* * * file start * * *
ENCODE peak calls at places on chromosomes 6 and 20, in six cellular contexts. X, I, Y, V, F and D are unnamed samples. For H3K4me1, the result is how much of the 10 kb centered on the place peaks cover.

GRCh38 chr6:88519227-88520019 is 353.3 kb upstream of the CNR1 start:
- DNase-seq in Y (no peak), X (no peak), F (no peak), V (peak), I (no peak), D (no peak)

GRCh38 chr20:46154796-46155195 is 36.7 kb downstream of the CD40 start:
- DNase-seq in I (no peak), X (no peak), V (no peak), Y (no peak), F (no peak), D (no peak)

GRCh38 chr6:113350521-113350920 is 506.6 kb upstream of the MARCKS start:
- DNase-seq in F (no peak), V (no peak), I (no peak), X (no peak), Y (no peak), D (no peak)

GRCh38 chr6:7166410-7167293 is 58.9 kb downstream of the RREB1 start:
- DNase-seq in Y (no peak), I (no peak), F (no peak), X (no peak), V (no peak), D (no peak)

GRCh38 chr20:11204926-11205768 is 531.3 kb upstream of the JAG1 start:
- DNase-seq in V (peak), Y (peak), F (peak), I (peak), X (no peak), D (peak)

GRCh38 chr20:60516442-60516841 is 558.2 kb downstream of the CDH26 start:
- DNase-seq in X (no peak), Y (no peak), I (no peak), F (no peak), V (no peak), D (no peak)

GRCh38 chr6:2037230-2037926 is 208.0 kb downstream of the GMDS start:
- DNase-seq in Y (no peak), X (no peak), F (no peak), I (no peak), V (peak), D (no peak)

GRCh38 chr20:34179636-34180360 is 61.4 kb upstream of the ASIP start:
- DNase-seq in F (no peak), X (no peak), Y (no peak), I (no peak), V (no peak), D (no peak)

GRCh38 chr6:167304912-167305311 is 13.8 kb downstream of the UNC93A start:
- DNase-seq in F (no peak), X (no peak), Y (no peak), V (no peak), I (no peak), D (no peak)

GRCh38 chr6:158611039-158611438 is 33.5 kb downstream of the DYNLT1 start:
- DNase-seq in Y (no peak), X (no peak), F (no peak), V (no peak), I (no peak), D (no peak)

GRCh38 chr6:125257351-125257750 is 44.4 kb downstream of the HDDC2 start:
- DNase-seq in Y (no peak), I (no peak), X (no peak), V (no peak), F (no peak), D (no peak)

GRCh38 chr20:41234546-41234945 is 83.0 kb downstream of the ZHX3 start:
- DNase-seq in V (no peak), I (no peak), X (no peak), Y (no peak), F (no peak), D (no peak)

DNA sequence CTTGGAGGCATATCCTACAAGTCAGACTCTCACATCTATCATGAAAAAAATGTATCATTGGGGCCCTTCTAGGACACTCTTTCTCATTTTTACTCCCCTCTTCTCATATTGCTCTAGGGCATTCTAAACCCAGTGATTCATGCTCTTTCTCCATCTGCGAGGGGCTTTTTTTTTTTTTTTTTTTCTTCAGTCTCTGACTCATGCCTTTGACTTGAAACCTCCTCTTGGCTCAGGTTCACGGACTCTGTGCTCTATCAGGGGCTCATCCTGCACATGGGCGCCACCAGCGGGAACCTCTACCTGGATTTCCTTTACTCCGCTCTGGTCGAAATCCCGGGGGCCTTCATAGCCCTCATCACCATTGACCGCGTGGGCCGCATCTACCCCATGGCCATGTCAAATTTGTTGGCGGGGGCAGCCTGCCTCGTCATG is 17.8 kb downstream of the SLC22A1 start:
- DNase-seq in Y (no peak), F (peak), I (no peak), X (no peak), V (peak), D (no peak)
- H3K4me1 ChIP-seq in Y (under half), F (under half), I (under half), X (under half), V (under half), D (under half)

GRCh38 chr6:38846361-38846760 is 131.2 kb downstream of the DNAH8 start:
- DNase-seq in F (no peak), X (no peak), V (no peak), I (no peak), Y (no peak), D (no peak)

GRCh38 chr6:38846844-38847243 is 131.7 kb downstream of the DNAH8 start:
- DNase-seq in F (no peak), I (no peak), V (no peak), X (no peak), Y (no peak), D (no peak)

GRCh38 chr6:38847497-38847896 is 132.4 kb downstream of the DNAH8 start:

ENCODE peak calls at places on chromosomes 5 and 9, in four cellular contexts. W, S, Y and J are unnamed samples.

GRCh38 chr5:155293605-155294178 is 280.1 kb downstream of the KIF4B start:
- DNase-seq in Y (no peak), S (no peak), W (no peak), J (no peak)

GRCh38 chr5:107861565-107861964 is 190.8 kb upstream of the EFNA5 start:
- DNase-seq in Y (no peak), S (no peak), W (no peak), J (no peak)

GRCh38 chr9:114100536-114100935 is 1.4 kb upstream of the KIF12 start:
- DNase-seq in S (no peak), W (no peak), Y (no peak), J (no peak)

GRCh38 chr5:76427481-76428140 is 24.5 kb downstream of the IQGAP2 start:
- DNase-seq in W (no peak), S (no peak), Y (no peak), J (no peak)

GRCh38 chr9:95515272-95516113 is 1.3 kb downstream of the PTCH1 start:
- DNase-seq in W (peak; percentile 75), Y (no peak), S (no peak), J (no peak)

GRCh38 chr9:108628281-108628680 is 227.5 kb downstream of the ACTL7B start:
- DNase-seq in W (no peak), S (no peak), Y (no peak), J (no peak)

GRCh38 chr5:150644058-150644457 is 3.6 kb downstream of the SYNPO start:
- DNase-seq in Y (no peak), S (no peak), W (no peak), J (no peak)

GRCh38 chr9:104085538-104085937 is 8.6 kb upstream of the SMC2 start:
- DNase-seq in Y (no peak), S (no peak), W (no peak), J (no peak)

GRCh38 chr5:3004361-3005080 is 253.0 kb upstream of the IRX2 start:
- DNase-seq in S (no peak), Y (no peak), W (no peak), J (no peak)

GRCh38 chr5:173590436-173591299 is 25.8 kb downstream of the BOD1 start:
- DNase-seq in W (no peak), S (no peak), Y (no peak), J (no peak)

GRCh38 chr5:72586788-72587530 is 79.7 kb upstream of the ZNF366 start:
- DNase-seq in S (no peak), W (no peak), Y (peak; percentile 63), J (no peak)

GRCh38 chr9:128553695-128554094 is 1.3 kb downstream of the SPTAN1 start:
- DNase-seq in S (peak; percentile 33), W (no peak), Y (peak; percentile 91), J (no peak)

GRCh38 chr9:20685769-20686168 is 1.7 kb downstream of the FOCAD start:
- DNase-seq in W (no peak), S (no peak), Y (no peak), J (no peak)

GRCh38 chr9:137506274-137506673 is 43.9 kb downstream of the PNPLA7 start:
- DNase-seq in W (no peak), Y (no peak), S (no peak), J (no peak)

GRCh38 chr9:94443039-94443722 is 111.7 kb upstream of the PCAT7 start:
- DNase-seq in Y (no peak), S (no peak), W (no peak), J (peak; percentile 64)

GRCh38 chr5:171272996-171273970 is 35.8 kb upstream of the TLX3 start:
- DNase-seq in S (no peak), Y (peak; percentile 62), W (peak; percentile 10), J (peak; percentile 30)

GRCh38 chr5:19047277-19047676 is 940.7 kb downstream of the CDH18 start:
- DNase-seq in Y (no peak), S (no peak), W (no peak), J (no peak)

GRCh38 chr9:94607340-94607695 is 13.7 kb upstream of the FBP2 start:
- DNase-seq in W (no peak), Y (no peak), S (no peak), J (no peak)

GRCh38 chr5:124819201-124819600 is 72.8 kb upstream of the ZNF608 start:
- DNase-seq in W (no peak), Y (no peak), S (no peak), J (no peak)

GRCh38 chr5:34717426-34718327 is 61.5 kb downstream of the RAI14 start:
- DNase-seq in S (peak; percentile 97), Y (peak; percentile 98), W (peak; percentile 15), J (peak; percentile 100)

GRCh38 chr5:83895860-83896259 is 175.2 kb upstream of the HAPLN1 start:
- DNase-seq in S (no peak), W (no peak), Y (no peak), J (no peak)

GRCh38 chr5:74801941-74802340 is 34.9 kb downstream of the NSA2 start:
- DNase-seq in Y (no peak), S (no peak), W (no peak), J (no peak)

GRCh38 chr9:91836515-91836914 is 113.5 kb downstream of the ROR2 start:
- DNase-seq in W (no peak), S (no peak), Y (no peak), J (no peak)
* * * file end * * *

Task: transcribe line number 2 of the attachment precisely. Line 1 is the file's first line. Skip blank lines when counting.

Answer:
GRCh38 chr6:88519227-88520019 is 353.3 kb upstream of the CNR1 start: